When in 2010, Ghana was declared a lower middle income country, it came as a testament to its political stability, economic and financial reforms and the wealth of natural and human resources that the nation is tapping to fuel its growth and development.
Since 1992 when the nation returned to constitutional rule, it has held nine successful multi-party elections, three of which have entailed the peaceful and orderly transfer of power betOween its two main political parties. In addition to this, Ghana's legal system is also undergoing reforms. The establishment of commercial, fast-track courts is aimed at enhancing the speedy resolution of commercial disputes to ensure that investors spend more time growing their businesses rather than in court seeking justice.
The public sector has also undergone tremendous reforms, the intention of which is to make it more efficient, more proactive and more responsive to the needs to the private sector. A department of public sector reform operates directly under the Presidency, a mark of the weight that is attached to its duties. Government ministries have all been equipped with customer relations units and improvements in public sector remuneration have seen it attract the brightest and the best to its fold.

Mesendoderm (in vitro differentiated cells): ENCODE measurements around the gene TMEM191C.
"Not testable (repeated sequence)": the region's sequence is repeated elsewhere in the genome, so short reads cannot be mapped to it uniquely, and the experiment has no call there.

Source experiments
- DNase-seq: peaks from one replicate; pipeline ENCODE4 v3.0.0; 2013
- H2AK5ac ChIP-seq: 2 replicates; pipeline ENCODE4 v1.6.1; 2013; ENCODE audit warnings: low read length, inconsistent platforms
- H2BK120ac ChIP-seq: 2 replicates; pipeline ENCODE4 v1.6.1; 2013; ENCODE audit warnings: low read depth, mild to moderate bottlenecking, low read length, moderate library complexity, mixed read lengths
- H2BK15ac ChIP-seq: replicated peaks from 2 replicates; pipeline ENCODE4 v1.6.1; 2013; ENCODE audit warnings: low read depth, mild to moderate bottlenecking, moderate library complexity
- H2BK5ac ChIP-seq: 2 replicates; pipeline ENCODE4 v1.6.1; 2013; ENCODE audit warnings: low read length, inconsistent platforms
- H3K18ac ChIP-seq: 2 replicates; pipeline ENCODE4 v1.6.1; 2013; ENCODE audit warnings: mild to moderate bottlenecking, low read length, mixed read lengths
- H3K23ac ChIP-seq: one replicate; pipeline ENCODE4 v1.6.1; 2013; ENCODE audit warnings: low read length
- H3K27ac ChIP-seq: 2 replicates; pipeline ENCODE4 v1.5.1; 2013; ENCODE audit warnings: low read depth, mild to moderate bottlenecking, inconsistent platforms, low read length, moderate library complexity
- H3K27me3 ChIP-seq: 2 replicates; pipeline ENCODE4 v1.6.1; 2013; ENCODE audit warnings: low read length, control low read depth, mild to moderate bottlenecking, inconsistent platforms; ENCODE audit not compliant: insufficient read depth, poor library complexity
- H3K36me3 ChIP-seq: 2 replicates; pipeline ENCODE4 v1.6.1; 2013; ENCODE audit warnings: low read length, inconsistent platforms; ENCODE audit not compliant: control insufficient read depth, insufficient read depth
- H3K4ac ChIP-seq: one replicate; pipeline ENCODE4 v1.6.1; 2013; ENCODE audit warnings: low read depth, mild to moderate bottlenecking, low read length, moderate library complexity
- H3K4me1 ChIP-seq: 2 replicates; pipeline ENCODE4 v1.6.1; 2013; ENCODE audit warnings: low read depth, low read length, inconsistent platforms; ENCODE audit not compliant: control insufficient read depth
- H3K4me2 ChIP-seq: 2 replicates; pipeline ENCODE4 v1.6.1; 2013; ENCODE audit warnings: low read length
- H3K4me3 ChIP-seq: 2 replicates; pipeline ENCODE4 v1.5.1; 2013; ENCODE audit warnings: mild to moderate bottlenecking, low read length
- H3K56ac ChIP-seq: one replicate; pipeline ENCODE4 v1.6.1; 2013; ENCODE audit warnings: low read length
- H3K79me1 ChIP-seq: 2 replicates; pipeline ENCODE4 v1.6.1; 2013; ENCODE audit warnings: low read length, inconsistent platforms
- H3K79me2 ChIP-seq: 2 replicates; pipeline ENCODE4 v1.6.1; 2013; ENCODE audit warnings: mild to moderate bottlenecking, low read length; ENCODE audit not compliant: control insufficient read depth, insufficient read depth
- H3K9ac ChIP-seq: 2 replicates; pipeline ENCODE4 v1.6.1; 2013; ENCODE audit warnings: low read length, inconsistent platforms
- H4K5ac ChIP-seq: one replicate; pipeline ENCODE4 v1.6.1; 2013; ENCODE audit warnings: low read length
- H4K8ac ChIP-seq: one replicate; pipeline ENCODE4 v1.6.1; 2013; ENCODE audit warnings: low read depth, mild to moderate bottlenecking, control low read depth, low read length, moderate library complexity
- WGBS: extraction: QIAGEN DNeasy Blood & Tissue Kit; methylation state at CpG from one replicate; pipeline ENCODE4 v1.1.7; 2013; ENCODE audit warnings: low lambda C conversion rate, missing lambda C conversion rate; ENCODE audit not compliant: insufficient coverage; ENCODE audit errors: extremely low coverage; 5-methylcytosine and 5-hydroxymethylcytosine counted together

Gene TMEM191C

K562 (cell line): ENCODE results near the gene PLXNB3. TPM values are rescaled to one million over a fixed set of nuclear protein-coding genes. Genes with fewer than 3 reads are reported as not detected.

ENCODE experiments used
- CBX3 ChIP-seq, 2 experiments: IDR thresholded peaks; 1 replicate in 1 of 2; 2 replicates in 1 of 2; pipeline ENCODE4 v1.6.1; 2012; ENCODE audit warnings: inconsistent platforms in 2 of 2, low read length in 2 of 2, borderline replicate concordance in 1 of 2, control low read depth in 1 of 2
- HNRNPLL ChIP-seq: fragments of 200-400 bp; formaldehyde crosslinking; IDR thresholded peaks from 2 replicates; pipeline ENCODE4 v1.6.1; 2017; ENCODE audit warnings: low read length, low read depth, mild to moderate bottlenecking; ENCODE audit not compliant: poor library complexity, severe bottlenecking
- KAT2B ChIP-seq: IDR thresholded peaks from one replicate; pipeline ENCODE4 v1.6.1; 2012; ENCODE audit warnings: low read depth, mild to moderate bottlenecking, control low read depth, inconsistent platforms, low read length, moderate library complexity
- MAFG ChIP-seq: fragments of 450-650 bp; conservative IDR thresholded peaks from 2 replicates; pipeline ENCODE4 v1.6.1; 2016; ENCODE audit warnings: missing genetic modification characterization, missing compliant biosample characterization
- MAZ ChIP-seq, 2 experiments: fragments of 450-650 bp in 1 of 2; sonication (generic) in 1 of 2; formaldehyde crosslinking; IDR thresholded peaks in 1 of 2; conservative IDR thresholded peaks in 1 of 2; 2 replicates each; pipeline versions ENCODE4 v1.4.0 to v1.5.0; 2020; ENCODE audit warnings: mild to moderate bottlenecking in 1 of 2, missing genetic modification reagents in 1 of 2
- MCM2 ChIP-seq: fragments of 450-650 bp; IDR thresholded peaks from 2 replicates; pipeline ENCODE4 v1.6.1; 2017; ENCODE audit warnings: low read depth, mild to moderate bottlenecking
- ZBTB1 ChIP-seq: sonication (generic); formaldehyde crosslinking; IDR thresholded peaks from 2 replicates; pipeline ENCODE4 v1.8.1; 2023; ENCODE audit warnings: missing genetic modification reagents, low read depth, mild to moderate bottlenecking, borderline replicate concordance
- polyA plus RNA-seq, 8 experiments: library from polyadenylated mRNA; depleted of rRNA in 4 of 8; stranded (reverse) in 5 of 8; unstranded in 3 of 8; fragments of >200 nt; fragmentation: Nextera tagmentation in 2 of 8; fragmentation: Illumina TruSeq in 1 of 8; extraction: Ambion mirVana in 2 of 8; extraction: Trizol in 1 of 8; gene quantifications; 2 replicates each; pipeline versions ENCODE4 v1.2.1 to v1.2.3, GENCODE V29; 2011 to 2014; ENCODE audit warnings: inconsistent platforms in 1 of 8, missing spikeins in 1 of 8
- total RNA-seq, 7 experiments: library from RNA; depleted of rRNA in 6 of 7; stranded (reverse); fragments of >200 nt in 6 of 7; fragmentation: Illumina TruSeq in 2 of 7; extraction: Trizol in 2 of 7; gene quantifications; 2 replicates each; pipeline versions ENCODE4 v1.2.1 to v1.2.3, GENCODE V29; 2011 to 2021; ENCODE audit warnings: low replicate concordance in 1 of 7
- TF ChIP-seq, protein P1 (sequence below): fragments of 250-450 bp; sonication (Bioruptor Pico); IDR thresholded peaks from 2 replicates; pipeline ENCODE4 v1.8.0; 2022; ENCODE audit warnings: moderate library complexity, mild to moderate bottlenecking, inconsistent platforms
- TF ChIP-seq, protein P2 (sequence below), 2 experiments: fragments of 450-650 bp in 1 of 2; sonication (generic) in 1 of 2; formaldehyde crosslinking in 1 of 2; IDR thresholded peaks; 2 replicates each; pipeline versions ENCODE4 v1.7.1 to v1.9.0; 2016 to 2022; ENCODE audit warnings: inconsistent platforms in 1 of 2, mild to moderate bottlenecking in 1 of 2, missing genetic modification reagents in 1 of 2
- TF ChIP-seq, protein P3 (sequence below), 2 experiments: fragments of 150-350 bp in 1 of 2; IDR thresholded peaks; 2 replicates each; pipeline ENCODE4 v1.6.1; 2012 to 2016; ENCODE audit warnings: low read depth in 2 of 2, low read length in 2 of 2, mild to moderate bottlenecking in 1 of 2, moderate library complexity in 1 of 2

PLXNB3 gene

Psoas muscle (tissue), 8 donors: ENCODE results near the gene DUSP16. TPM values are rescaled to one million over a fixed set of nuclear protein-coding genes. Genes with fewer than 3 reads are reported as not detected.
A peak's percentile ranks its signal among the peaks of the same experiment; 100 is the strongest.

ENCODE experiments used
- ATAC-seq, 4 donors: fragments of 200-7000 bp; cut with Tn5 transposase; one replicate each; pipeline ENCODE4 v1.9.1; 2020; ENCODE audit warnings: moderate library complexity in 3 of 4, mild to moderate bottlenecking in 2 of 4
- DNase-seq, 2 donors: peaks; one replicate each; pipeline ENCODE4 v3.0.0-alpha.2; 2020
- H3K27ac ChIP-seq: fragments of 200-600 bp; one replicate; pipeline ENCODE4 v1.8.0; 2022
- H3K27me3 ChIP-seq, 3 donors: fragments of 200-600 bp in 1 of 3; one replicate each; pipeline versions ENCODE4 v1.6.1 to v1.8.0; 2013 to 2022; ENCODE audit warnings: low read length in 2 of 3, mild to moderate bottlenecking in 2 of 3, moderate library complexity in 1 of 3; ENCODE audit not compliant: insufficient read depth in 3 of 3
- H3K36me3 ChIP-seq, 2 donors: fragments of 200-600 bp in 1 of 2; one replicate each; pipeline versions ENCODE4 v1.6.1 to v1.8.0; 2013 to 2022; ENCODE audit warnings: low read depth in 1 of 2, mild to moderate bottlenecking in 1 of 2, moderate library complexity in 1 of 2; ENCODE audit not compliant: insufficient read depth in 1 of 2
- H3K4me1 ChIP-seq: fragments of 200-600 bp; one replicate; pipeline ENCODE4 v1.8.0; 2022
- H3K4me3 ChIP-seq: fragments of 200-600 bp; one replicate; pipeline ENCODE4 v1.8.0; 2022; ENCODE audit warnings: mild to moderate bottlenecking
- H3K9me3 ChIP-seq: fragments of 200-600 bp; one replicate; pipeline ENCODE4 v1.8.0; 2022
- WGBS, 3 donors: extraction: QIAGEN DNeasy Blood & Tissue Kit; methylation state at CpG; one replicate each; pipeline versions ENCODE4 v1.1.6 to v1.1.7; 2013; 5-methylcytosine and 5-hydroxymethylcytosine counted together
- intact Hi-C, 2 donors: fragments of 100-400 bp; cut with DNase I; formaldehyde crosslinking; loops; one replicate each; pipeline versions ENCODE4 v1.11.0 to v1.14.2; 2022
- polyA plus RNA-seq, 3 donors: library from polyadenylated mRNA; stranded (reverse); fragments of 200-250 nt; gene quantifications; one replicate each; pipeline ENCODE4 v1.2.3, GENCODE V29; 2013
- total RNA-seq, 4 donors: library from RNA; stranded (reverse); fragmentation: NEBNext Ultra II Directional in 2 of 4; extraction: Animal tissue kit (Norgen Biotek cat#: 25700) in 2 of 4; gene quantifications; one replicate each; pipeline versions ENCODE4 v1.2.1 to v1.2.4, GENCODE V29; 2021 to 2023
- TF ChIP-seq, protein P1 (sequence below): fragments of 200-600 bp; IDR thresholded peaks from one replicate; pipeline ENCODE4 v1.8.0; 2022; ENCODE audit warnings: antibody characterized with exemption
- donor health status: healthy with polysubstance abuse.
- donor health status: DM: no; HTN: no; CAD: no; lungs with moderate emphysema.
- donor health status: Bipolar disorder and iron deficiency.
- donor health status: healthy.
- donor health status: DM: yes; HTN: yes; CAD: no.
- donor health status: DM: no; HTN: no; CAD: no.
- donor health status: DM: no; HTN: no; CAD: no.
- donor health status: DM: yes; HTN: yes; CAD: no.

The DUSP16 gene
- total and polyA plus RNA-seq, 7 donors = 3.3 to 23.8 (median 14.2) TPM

A commitment to fighting crime, including measures such as increasing police visibility, has led to the reduction in all forms of crime, particularly in the last couple of years.
In the 1980s, Ghana entered an International Monetary Fund programme to help stem the economic decline that had characterised the decade prior to it. This began a wave of liberalisation and a commitment to private sector investment that continues today. Under these reforms, government has sought to divest itself of participation in business, selling off some of its interests and encouraging the private sector to provide goods and services that it had previously attempted to. In addition, there have been great improvements in the regulatory frameworks that have fostered open competition and improved delivery of goods and services. The success of this strategy is particularly evident in telecommunications and financial services, sectors in which Ghana now leads Africa in competitiveness and innovation.
The commencement of commercial oil exploration has also opened up another area of progress for the country. Beyond improved tax receipts, government is particularly concerned about improved job creation that the nascent industry...